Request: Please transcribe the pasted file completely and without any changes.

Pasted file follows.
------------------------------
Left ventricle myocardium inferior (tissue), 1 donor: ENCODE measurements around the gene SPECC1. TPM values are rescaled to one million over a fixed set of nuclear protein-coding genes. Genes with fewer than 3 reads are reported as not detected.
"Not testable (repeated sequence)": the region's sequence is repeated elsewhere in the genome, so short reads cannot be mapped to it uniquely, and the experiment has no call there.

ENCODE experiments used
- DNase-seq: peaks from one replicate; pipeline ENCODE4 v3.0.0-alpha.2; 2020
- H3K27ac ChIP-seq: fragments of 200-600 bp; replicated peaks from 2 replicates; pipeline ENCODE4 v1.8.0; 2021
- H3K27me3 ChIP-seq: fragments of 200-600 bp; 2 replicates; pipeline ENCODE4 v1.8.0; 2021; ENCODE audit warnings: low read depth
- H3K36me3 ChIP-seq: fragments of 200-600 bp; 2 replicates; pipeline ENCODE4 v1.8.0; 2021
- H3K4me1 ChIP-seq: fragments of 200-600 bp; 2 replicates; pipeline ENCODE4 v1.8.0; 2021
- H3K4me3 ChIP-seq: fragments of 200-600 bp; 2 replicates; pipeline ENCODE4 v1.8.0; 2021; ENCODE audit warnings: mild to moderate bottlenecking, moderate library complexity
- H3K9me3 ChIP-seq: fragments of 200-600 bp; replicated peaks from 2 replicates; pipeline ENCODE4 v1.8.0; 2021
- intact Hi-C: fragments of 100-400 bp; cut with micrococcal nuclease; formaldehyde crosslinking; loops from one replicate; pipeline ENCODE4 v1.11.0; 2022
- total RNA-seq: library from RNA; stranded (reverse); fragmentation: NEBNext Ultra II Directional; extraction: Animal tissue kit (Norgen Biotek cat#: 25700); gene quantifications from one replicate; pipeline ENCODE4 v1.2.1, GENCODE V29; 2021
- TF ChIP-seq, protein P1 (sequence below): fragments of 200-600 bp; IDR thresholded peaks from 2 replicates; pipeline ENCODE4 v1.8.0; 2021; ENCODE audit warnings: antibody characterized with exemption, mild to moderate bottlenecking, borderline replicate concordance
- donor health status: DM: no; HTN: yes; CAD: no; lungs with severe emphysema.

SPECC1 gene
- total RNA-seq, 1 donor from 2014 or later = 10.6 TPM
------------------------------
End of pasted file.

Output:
Left ventricle myocardium inferior (tissue), 1 donor: ENCODE measurements around the gene SPECC1. TPM values are rescaled to one million over a fixed set of nuclear protein-coding genes. Genes with fewer than 3 reads are reported as not detected.
"Not testable (repeated sequence)": the region's sequence is repeated elsewhere in the genome, so short reads cannot be mapped to it uniquely, and the experiment has no call there.

ENCODE experiments used
- DNase-seq: peaks from one replicate; pipeline ENCODE4 v3.0.0-alpha.2; 2020
- H3K27ac ChIP-seq: fragments of 200-600 bp; replicated peaks from 2 replicates; pipeline ENCODE4 v1.8.0; 2021
- H3K27me3 ChIP-seq: fragments of 200-600 bp; 2 replicates; pipeline ENCODE4 v1.8.0; 2021; ENCODE audit warnings: low read depth
- H3K36me3 ChIP-seq: fragments of 200-600 bp; 2 replicates; pipeline ENCODE4 v1.8.0; 2021
- H3K4me1 ChIP-seq: fragments of 200-600 bp; 2 replicates; pipeline ENCODE4 v1.8.0; 2021
- H3K4me3 ChIP-seq: fragments of 200-600 bp; 2 replicates; pipeline ENCODE4 v1.8.0; 2021; ENCODE audit warnings: mild to moderate bottlenecking, moderate library complexity
- H3K9me3 ChIP-seq: fragments of 200-600 bp; replicated peaks from 2 replicates; pipeline ENCODE4 v1.8.0; 2021
- intact Hi-C: fragments of 100-400 bp; cut with micrococcal nuclease; formaldehyde crosslinking; loops from one replicate; pipeline ENCODE4 v1.11.0; 2022
- total RNA-seq: library from RNA; stranded (reverse); fragmentation: NEBNext Ultra II Directional; extraction: Animal tissue kit (Norgen Biotek cat#: 25700); gene quantifications from one replicate; pipeline ENCODE4 v1.2.1, GENCODE V29; 2021
- TF ChIP-seq, protein P1 (sequence below): fragments of 200-600 bp; IDR thresholded peaks from 2 replicates; pipeline ENCODE4 v1.8.0; 2021; ENCODE audit warnings: antibody characterized with exemption, mild to moderate bottlenecking, borderline replicate concordance
- donor health status: DM: no; HTN: yes; CAD: no; lungs with severe emphysema.

SPECC1 gene
- total RNA-seq, 1 donor from 2014 or later = 10.6 TPM